Yukos, Lithuanian government fail to bridge differences

  • 2006-02-22
  • By TBT staff
VILNIUS - Government officials and Yukos executives reportedly met again in London last week in an attempt to break the deadlock over talks involving the Mazeikiu Nafta refinery, though scant information about the meeting was provided.

Judging by the subdued atmosphere after two previous rounds of talks, it would appear that last week's meeting 's on the eve of Lithuania's national holiday 's failed to produce any tangible results.

Nerijus Eidukevicius, deputy economy minister, refused to comment when contacted by reporters.

Two weeks ago Prime Minister Algirdas Brazauskas had expressed hope that the government would receive a response to its latest proposals by last week, though no information was forthcoming.

The government wants to buy the 53.7 percent stake in Mazeikiu Nafta, the Baltics' only refinery and Lithuania's largest corporation, for some $1 billion, while Yukos, which is being dismantled by Russian law enforcement authorities, wants as much cash as possible. Already two companies 's Poland's PKN Orlen and Kazakhstan's KazMunayGaz 's have offered more than the Lithuanian government, which, if successful in obtaining the stake, would turn around and sell it to a strategic investor of its choice.

The Lithuanian government holds a 40.66 percent equity interest in the refinery.

There have been reports that the government, frustrated by the talks, have threatened to nationalize the oil refinery. The two leading candidates to buy the stake from Yukos do not satisfy the government's primary requirement 's a guarantee that crude will continue flowing to the Mazeikiu refinery and that throughput is maximized.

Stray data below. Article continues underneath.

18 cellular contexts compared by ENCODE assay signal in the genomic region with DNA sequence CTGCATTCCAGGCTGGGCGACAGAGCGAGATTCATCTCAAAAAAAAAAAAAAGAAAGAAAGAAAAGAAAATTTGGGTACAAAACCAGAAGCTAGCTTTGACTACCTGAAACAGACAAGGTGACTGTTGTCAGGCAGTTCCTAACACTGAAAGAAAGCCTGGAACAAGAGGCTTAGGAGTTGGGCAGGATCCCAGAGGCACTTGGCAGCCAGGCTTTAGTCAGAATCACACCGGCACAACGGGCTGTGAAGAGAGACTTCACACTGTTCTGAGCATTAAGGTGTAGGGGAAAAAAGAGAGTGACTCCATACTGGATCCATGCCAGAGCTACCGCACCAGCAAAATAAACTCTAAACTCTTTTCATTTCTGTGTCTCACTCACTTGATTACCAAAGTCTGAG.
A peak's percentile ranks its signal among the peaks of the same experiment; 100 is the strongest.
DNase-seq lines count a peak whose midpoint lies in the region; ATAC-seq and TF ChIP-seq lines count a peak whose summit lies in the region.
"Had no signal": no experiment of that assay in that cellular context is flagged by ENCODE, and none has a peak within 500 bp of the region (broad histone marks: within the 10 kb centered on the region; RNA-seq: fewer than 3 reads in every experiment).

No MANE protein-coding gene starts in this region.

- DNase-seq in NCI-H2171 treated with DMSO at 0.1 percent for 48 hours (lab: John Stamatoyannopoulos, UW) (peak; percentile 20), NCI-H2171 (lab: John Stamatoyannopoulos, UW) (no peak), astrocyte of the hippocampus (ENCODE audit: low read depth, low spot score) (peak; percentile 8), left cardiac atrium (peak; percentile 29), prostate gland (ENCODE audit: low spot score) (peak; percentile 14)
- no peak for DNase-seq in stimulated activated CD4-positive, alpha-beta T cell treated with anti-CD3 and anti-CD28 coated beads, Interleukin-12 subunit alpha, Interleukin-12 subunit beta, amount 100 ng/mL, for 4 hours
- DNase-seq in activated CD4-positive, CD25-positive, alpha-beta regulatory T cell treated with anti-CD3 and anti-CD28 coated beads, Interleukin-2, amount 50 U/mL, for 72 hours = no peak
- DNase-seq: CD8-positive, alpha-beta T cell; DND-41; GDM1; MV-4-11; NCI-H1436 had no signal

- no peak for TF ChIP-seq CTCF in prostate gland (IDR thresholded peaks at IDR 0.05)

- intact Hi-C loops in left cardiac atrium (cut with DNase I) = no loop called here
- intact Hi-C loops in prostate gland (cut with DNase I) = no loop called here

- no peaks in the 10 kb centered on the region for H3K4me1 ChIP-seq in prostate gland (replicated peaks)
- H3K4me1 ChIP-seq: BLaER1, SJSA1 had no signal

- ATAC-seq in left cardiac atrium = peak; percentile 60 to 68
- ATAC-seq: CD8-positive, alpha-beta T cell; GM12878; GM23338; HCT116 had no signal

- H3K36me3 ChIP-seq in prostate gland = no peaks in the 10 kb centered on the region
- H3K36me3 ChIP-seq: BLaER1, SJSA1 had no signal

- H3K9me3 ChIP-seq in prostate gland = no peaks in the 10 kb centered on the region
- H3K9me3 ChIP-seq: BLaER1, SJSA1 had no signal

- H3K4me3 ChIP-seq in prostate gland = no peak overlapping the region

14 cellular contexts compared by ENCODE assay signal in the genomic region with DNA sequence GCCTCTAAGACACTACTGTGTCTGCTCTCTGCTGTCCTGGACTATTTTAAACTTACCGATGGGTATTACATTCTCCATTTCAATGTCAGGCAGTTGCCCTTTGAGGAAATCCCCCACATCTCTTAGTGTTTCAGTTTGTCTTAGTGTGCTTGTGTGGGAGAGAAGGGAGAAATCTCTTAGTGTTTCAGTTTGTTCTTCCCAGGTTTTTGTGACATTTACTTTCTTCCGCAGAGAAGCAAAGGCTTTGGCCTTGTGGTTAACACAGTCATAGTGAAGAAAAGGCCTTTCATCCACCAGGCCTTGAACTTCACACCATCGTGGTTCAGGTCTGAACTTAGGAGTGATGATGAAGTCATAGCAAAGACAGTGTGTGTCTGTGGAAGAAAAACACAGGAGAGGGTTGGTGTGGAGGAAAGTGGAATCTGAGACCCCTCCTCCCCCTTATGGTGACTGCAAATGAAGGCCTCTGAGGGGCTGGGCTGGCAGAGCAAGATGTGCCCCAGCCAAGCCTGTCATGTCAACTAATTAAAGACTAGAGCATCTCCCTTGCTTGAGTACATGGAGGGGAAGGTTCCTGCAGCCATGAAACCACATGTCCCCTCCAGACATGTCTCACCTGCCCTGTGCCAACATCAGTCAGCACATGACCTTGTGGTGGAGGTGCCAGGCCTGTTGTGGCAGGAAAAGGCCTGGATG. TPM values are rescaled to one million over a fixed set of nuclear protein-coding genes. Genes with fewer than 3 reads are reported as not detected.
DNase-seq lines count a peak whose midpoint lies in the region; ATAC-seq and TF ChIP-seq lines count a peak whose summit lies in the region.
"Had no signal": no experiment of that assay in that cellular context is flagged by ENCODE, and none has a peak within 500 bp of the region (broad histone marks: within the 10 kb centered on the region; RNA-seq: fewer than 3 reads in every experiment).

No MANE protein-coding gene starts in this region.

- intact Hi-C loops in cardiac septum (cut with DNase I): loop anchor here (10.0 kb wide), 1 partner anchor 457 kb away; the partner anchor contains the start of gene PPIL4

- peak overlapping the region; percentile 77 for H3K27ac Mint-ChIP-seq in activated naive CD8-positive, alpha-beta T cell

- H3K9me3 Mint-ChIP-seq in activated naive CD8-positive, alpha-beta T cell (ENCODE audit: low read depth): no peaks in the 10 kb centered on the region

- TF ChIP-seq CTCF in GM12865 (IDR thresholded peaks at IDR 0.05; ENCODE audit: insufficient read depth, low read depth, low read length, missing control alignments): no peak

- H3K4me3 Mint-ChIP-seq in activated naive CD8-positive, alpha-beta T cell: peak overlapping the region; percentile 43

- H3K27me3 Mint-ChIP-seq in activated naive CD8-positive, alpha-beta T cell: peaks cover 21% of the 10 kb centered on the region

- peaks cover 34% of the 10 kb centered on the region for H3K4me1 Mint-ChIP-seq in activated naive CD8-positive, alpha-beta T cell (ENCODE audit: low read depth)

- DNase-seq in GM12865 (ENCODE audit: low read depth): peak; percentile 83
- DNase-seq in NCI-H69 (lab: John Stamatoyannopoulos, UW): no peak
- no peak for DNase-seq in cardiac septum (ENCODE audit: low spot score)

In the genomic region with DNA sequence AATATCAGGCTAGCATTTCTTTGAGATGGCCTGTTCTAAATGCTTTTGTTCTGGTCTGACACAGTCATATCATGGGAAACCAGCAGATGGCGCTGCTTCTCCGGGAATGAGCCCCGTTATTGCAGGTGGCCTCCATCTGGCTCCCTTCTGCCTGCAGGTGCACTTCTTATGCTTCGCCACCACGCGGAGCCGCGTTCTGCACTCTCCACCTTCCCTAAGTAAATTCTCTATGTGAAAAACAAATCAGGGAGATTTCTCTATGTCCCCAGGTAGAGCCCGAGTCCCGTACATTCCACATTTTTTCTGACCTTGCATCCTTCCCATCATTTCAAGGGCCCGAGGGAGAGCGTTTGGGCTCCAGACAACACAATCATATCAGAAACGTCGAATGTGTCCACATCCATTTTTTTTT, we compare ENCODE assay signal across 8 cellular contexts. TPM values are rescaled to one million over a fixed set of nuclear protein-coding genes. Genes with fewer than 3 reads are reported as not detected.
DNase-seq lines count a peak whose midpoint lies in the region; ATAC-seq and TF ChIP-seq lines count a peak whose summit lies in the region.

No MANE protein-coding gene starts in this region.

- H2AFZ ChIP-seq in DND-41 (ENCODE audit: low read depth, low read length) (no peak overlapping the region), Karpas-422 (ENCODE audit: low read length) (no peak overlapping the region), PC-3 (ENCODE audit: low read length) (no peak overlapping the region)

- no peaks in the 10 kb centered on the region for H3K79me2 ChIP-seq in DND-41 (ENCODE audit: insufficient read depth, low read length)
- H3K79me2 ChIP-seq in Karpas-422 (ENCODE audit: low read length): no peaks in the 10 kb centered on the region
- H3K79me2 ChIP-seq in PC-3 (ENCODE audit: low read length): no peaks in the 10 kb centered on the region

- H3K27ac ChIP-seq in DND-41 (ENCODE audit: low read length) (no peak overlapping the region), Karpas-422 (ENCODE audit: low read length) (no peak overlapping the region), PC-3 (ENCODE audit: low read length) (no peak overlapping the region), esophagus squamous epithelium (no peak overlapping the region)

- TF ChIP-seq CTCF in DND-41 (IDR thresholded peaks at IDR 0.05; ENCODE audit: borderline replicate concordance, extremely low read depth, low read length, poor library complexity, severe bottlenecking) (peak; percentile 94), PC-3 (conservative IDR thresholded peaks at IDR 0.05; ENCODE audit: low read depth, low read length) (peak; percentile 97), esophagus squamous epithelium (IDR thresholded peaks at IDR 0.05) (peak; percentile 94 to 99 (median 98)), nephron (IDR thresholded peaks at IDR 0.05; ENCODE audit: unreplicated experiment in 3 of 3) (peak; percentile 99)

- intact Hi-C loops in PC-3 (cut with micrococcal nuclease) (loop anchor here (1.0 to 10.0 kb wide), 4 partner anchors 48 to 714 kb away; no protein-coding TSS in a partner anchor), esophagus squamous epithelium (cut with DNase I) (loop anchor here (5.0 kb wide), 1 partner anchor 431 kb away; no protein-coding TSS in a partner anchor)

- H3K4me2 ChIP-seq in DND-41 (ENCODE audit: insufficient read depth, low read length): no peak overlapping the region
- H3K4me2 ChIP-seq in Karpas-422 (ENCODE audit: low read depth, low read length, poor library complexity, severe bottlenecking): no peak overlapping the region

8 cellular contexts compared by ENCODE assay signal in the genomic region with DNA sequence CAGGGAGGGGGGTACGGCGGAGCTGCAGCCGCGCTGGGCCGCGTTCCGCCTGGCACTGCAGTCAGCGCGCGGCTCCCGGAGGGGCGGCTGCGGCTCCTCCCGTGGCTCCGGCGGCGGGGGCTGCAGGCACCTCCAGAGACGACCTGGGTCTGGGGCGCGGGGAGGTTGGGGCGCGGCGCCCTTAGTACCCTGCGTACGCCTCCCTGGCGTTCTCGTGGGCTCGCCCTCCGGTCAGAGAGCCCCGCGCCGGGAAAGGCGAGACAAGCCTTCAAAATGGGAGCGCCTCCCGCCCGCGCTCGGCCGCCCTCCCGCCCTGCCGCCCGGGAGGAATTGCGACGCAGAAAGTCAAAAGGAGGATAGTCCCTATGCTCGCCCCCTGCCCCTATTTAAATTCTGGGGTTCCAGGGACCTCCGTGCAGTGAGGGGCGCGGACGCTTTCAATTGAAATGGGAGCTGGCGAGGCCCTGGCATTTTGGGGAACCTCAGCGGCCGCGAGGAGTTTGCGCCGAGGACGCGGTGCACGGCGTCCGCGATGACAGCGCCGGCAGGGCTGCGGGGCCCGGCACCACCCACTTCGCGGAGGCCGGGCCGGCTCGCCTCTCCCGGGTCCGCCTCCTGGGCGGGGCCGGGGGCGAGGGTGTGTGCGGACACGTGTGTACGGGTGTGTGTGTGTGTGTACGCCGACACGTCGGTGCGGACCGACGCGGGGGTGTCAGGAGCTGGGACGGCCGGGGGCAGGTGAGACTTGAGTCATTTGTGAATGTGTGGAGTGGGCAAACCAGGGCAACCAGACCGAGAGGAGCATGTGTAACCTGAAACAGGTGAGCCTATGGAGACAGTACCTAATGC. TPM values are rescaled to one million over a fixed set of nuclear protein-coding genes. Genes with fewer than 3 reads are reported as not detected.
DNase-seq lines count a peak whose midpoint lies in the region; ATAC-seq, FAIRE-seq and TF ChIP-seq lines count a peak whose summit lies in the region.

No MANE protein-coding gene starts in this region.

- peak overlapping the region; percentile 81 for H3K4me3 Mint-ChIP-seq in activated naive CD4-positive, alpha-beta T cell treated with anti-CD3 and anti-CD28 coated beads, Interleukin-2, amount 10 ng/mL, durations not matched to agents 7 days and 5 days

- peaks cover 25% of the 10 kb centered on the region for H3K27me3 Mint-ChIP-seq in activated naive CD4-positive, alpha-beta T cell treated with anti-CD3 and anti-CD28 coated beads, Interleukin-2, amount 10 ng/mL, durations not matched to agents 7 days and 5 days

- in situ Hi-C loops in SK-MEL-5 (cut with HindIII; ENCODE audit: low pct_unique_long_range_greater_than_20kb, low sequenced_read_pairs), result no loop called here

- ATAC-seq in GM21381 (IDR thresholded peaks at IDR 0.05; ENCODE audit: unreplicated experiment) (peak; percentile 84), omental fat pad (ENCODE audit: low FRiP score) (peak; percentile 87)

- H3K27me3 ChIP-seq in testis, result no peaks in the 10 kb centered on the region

PKN Orlen currently has no upstream operations, while KazMunayGaz is hostage to Russia's oil pipeline policies, which can be notoriously fickle.

KazMunayGaz announced officially that it was offering $1.2 billion for the Yukos-held shares and that it intended to buy a stake from the government under the same terms.

PKN Orlen, as reported by unofficial sources, bid some $1.5 billion, although its offer was conditional on meeting several legal conditions.

Before bidding began, the government had expressed a preference to begin talks with TNK-BP, a Russian-British joint venture.

Talks are also locked over two Yukos-held options 's for 21.22 percent 's to buy more shares in Mazeikiu Nafta that were part of the two sides' agreement five years ago. The government wants the options canceled, while Yukos wants to buy them on the cheap 's or for about 490 million litas (142 million euros). This is about half what the government could earn by buying Yukos' stake and selling it, along with another 20 percent stake, to a foreign investor.